Many parents of young children want to provide for their families, but don’t feel ready to set up a full-blown revocable, or “living,” trust. Luckily, there is another option that might fit their needs. It is a “Testamentary Trust,” or a trust that is part of the parent’s Will (as in “last will and testament”), and only comes into being if the parent dies leaving children under the age set in the Will. This avoids what might be a disastrous situation, if both parents die, leaving all their assets outright to children who are adults but still too young to be able to manage money well. It also covers situations where the children are still legally minors. In that situation, without a Testamentary Trust, a guardian of the children’s “estates,” (i.e. assets) would be appointed and supervised by the Probate Court, which is very costly. New laws in New Hampshire have made Testamentary Trusts a simple and effective way to address the unlikely but tragic event of both parents dying while their children are young.
This is how a Testamentary Trust works:
1. A lawyer drafts a Will with a Testamentary Trust.
2. The Will says that if both parents die before the youngest of their children reaches the age of, say, 30, then the deceased parent’s assets go to a person named as Trustee for the children. The Trustee is then in charge of all the assets of the children.
3. The Trust terms are laid out in the Will, and usually require the Trustee to use the assets in the Trust for the benefit of all the children of the deceased, for their health, education and support, taking into consideration other resources that are available (such as Social Security, life insurance, etc.).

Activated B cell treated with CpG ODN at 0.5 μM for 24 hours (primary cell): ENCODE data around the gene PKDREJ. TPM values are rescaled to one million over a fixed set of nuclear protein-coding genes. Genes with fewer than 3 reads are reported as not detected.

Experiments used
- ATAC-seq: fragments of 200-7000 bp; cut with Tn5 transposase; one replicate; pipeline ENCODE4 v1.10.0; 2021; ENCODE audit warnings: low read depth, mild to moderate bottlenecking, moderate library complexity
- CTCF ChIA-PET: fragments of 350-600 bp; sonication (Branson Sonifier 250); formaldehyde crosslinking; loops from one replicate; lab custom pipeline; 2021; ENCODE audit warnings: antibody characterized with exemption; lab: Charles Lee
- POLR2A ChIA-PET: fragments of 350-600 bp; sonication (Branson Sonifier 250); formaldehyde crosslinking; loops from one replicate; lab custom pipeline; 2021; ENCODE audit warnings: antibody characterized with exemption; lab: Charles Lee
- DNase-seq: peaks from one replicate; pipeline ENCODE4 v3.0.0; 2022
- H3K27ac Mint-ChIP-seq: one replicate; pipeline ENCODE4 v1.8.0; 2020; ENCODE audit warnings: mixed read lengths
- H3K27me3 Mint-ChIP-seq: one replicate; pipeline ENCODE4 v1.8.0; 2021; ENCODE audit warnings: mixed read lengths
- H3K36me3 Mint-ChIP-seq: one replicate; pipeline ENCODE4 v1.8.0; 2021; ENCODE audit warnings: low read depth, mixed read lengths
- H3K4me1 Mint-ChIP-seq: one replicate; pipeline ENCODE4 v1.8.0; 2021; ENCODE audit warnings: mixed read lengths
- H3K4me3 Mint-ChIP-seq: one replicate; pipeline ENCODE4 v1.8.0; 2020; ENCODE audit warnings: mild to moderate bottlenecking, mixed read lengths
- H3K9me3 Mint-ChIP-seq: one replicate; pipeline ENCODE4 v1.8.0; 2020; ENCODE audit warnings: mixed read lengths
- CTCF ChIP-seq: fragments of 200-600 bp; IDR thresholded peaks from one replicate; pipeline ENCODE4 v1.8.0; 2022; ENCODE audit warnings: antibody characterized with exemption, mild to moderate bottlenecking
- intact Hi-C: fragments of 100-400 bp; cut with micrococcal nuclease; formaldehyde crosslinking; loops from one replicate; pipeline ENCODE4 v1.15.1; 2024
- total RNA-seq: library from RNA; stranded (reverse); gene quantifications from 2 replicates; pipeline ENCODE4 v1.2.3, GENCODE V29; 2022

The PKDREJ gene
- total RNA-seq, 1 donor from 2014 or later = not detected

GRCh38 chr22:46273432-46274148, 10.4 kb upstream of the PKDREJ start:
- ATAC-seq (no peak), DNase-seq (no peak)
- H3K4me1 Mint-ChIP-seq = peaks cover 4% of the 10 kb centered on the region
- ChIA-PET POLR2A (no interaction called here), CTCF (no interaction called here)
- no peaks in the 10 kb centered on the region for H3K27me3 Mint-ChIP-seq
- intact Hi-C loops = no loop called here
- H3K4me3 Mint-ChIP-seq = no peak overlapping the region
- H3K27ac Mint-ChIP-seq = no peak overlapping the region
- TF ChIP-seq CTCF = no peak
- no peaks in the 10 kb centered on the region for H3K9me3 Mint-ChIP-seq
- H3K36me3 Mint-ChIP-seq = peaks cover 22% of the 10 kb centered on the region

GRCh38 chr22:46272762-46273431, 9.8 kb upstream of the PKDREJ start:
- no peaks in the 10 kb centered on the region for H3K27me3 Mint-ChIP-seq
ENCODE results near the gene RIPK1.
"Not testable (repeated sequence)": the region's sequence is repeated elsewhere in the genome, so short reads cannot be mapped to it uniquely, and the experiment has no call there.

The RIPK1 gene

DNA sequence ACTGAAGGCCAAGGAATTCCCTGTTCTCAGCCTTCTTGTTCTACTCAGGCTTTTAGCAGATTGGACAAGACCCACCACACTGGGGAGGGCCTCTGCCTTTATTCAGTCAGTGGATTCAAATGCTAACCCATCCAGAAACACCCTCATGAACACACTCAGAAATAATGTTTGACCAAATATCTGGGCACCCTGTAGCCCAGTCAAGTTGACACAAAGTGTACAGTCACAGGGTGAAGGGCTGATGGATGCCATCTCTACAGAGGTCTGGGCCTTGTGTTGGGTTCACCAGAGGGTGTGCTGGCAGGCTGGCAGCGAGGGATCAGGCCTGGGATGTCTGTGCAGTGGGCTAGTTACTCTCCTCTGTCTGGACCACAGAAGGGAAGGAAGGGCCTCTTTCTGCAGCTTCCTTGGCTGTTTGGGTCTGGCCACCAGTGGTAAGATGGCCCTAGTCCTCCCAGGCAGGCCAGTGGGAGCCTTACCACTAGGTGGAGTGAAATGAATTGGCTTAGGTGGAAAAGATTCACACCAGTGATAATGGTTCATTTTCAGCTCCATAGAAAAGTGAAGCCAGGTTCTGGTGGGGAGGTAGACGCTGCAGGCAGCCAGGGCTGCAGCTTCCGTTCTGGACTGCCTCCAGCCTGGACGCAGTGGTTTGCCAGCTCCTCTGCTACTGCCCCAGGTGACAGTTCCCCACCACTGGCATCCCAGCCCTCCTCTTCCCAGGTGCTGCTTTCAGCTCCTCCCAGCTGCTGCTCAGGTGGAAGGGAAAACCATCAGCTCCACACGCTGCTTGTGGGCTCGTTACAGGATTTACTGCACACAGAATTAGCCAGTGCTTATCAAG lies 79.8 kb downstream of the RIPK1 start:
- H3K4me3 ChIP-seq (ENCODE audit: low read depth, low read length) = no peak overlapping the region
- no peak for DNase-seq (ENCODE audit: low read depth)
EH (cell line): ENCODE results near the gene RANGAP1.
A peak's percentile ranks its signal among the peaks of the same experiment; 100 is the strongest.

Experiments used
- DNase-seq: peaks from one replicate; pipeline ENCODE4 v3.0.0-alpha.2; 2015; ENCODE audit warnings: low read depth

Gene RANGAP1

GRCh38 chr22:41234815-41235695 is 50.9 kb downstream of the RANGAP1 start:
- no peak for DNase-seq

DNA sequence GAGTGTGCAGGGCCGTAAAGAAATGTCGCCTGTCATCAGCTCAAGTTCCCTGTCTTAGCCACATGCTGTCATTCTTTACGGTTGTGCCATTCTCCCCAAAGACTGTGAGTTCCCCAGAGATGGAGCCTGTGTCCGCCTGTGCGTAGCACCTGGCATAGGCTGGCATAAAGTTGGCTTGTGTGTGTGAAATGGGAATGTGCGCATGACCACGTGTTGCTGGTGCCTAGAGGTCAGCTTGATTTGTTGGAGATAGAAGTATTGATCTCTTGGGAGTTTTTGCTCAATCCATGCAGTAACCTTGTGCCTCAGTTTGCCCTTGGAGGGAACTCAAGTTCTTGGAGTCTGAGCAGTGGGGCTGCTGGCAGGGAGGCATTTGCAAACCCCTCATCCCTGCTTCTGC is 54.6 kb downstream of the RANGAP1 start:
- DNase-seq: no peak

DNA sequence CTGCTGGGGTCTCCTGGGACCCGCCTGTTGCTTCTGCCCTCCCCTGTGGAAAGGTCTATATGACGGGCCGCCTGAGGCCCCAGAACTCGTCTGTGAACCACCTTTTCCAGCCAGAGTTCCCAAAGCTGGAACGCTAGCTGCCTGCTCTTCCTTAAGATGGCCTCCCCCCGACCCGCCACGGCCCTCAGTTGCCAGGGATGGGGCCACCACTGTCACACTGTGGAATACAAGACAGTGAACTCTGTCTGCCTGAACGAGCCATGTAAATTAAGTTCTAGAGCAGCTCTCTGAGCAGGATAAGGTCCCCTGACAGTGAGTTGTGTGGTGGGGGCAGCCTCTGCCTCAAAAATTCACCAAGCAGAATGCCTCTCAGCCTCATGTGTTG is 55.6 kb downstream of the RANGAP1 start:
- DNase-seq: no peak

4. If the children are minors, a “Guardian of their persons” (i.e. an adult with legal authority for their care, but not to manage their money) is also named in the Will, and would be appointed by the Probate Court if both parents died. The Trustee pays to the Guardian the funds required for the children’s health, education and support, up until a certain age, such as 25 (to get through college). At that age, the trust “pot” is divided into shares, one share for each child.
5. Starting at age 25, and periodically at ages 27 and 30 (or other ages the parent picks), the child received one third of the principal and accumulated interest of that child’s share of the Trust. This way, the child gets funds gradually and, one hopes, learns to manage them wisely.
6. Changes to NH law have allowed parents to waive the requirements for periodic accounts to the Probate Court by the Trustee, simplifying Testamentary Trusts and making them more cost effective. The lawyer needs to include the “magic language” invoking that change in the law, in the language of the Testamentary Trust: “Pursuant to RSA 564:19, II, I expressly waive the accounting requirements of RSA 564:19, I, and any successor statute thereto, as it may be amended from time to time.”
7. If, as is very likely, the parents do not die before the children reach the ages set in the Will, then the Testamentary Trust never comes into being.
Use of a Testamentary Trust can be effective and economical for parents of young children, wanting to take care of their children’s needs, in the event both parents die. If this might work for you, ask an estate planning attorney about it.